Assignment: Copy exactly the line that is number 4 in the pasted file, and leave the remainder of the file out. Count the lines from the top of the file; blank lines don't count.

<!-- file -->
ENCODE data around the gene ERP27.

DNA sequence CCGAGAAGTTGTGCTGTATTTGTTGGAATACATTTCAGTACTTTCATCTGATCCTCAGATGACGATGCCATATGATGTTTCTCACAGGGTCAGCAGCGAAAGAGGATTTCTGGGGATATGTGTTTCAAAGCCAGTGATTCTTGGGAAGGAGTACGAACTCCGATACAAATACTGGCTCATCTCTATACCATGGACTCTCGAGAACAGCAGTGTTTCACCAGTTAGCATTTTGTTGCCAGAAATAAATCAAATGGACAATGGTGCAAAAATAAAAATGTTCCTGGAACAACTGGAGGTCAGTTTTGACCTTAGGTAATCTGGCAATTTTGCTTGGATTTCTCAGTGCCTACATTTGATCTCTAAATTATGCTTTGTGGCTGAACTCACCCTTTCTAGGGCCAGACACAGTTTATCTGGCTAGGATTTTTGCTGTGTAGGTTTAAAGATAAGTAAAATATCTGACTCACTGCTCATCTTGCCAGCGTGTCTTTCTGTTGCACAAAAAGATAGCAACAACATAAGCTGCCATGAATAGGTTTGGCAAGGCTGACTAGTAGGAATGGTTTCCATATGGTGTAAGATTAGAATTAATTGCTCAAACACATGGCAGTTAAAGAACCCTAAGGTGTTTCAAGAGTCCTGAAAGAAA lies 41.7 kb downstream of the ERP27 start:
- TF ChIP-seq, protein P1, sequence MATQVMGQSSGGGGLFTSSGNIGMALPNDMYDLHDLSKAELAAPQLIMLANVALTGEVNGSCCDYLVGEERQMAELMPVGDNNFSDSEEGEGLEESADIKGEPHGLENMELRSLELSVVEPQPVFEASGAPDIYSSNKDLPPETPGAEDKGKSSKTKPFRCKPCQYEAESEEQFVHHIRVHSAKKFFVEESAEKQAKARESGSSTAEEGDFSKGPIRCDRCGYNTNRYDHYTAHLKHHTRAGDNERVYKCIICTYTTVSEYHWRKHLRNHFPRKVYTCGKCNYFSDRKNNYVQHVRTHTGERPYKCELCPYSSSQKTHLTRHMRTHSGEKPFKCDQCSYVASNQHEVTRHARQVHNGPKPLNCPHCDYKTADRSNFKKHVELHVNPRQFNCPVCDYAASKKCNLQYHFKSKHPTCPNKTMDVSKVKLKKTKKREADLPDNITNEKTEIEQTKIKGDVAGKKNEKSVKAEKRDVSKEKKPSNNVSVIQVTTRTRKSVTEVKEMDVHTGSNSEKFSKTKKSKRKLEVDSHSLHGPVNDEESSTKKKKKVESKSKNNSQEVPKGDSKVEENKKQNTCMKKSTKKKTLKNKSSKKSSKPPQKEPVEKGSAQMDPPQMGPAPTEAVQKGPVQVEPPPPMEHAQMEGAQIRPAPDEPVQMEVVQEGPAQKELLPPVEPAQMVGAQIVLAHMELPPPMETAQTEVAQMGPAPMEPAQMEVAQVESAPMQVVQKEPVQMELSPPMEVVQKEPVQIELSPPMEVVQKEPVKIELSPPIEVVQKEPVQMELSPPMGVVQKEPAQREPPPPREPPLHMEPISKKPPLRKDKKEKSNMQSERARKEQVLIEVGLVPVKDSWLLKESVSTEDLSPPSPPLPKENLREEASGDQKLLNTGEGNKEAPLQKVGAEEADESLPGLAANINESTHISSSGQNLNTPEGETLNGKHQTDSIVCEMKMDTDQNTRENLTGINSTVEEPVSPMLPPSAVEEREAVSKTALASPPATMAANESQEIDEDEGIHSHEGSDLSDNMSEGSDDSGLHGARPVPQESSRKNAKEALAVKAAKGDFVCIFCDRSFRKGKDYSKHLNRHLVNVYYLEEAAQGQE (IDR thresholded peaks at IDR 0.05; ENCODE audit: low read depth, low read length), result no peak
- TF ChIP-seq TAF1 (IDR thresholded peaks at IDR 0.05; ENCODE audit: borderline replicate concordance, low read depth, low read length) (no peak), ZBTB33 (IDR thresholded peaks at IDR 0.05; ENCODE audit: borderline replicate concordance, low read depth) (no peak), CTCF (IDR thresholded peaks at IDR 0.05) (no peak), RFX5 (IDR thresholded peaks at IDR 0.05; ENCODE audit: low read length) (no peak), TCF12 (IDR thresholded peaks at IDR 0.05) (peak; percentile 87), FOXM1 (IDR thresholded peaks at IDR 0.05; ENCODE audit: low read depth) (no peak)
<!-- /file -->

- TF ChIP-seq TAF1 (IDR thresholded peaks at IDR 0.05; ENCODE audit: borderline replicate concordance, low read depth, low read length) (no peak), ZBTB33 (IDR thresholded peaks at IDR 0.05; ENCODE audit: borderline replicate concordance, low read depth) (no peak), CTCF (IDR thresholded peaks at IDR 0.05) (no peak), RFX5 (IDR thresholded peaks at IDR 0.05; ENCODE audit: low read length) (no peak), TCF12 (IDR thresholded peaks at IDR 0.05) (peak; percentile 87), FOXM1 (IDR thresholded peaks at IDR 0.05; ENCODE audit: low read depth) (no peak)